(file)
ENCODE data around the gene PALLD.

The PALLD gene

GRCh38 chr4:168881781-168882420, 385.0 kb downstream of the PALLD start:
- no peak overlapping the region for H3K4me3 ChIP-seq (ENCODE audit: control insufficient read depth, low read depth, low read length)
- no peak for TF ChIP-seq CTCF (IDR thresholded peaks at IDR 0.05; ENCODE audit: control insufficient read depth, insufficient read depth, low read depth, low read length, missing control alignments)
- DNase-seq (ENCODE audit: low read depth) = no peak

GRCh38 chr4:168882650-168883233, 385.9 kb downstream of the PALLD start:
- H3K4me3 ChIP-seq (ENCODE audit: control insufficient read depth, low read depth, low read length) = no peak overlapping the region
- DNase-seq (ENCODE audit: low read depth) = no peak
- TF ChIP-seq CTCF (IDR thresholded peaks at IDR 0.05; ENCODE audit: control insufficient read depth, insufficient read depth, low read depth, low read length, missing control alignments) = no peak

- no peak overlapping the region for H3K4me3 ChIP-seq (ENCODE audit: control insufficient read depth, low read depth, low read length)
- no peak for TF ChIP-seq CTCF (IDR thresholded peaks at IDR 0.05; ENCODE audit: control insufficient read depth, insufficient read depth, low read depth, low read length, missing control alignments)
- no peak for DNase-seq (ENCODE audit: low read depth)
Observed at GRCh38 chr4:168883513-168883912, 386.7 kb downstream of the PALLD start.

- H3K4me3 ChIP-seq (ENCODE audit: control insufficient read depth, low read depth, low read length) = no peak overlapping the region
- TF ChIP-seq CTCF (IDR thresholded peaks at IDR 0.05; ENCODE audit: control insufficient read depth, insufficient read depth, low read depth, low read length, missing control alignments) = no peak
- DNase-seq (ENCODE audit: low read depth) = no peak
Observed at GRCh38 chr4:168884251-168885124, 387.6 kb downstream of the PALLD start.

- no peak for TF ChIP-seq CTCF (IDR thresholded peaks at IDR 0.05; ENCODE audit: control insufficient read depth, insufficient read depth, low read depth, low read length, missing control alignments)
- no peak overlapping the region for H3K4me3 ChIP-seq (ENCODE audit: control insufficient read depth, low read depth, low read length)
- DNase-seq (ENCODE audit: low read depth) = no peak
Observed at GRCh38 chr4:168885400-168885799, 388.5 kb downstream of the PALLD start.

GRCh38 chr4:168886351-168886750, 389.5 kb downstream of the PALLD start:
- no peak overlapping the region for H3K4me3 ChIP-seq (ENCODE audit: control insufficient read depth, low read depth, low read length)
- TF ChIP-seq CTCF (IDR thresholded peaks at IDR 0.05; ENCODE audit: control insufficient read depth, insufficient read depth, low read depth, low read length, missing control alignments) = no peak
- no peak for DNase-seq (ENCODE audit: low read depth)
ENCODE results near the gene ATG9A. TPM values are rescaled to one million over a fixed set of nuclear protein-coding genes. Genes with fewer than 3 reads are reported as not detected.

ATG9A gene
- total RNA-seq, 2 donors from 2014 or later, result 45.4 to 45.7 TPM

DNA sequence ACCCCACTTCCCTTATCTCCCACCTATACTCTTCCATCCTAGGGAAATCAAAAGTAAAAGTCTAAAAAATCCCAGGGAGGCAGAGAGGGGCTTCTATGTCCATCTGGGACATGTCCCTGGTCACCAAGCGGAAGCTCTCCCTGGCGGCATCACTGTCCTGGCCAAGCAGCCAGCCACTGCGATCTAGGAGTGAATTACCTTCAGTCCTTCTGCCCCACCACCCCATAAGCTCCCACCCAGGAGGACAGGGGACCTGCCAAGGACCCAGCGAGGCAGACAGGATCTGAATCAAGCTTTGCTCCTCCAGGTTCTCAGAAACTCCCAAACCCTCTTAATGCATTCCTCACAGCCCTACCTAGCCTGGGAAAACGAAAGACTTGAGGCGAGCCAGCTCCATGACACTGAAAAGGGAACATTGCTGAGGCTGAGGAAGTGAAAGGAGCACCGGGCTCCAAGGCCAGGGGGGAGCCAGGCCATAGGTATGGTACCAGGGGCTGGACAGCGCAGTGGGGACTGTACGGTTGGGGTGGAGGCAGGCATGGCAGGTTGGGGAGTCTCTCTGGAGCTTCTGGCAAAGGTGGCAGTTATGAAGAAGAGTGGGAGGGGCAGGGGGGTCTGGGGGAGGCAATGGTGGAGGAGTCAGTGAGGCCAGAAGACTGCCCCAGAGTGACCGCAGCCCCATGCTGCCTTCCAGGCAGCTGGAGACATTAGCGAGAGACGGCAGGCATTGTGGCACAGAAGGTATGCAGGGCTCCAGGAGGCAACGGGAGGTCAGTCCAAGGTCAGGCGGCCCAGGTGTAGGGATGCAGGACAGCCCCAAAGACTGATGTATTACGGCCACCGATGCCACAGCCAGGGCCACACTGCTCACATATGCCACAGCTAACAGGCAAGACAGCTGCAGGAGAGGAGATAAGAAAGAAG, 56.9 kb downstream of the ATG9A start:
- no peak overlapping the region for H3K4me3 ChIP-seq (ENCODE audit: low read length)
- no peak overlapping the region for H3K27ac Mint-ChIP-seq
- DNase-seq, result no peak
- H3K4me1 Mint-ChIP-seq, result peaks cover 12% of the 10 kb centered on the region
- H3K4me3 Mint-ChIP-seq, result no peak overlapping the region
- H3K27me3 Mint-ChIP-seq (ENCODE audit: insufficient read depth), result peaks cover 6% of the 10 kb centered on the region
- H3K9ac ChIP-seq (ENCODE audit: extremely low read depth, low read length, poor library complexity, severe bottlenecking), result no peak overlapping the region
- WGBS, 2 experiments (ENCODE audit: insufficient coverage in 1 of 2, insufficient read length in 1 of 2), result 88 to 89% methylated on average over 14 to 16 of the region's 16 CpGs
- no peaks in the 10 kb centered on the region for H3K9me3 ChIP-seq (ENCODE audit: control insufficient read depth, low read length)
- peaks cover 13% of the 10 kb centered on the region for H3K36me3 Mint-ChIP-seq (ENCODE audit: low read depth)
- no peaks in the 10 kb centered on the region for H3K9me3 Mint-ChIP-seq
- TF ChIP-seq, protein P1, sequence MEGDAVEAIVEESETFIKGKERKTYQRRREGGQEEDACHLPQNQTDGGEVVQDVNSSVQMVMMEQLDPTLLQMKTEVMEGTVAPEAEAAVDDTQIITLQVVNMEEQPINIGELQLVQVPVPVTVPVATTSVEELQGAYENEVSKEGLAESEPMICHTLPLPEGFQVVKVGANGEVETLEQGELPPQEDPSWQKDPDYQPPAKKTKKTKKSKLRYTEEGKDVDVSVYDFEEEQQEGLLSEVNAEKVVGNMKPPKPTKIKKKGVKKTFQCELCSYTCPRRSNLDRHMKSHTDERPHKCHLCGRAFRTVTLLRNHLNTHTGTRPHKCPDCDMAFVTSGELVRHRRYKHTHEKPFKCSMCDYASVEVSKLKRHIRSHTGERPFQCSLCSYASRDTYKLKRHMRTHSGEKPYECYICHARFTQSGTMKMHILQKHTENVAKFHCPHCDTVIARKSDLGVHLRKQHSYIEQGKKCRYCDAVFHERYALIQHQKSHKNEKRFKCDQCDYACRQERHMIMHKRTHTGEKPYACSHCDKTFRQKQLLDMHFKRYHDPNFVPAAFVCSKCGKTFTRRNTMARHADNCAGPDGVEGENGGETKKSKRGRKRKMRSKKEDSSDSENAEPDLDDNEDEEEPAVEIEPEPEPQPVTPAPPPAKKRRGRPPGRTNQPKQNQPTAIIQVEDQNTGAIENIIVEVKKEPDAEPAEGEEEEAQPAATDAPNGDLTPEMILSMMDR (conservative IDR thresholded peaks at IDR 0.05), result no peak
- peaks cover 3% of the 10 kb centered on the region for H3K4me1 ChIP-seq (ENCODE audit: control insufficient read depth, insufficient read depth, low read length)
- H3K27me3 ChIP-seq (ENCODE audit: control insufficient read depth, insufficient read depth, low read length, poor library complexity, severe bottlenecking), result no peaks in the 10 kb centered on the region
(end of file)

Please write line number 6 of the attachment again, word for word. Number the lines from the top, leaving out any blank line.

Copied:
- DNase-seq (ENCODE audit: low read depth) = no peak